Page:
Nebulous Definition Yields Unclear Results

I forget where I saw the link to the chart at Guess What’s the Fastest-Adopted Gadget of the Last 50 Years:

When we think about the great consumer electronics technologies of our time, the cellular phone probably springs to mind. If we go farther back, perhaps we’d pick the color television or the digital camera. But none of those products were adopted as fast by the American people as the boom box.

That factoid is a sidenote in a 2011 paper that I stumbled on from the Journal of Management and Marketing Research. Author Tarique Hossain included data from the Consumer Electronics Manufacturing Association on the “observed penetration rate at the end of the 7th year” for all the technologies listed above. Hossain’s data didn’t include the starting years for these seven-year periods, but I’m assuming they mark the introduction of the boom box in the mid-1970s. That would mean that by the early 1980s, more than 60 percent of American households owned some kind of portable cassette player with speakers attached to it.

That’s the guy at the Atlantic’s definition of “boom box,” not one found in the study. Here’s one from Wikipedia:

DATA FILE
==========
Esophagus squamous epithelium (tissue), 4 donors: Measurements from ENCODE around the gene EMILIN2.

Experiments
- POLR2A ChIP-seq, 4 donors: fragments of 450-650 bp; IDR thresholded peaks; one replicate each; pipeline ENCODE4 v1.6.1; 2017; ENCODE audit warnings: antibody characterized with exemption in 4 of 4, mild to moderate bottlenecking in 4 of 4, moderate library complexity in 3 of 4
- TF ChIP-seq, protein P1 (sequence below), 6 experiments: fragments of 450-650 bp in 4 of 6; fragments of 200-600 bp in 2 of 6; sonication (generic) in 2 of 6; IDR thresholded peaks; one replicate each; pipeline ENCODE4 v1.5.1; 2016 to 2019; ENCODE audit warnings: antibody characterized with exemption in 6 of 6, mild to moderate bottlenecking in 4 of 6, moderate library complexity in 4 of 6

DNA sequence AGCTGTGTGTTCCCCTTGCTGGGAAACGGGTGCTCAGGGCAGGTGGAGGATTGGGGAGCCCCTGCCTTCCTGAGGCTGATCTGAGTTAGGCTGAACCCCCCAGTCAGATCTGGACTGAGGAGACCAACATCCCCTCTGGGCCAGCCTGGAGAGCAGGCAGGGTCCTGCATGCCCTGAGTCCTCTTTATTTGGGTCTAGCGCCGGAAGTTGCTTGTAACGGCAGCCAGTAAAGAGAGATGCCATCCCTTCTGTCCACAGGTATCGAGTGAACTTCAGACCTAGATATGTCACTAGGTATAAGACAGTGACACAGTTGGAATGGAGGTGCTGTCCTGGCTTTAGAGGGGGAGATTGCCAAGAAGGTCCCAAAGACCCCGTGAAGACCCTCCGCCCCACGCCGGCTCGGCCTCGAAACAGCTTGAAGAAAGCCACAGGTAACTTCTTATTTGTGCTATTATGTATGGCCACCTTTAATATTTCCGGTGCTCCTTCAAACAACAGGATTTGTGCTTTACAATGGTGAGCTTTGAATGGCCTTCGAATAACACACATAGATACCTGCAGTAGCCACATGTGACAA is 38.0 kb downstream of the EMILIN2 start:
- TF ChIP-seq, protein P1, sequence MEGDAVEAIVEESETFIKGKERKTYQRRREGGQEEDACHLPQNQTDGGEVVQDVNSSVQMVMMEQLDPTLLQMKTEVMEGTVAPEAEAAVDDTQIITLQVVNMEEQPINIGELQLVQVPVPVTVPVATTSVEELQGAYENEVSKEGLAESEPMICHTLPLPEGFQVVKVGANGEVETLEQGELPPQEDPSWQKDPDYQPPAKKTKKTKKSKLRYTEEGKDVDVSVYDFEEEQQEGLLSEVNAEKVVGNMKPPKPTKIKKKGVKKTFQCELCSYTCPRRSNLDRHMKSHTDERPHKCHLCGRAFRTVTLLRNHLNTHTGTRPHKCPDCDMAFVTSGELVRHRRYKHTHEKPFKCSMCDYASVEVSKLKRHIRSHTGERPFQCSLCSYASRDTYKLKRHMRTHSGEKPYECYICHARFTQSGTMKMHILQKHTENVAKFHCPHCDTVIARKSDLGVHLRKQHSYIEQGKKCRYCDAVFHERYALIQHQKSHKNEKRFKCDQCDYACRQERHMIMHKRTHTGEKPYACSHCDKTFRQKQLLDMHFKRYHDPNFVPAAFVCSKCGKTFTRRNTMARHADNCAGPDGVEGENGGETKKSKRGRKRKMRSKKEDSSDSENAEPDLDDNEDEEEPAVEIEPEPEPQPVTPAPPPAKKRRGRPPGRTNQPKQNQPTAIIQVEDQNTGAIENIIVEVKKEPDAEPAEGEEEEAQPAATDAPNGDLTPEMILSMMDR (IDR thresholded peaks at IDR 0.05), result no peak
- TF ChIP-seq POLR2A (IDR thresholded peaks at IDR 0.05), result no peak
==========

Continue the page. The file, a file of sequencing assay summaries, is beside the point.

Technically a boombox is, at its simplest, two or more loudspeakers, an amplifier, a radio tuner, and a cassette and/or CD player component, all housed in a single plastic or metal case, with a handle for portability. Most units can be powered by AC or DC cables, as well as batteries.

Note some of the other things on the chart at the Atlantic: CD Player, Portable CD Player. Color Television/Stereo Color Television. But Boombox is nebulous. It could mean a radio receiver with two speakers, it could mean a cassette player with two speakers, it could mean a compact shelf system with detachable speakers. What else could it mean in the minds of respondents? Mono cassette players? Transistor radios?

It’s the only technology referred to by its slang nickname. So no doubt it did the best.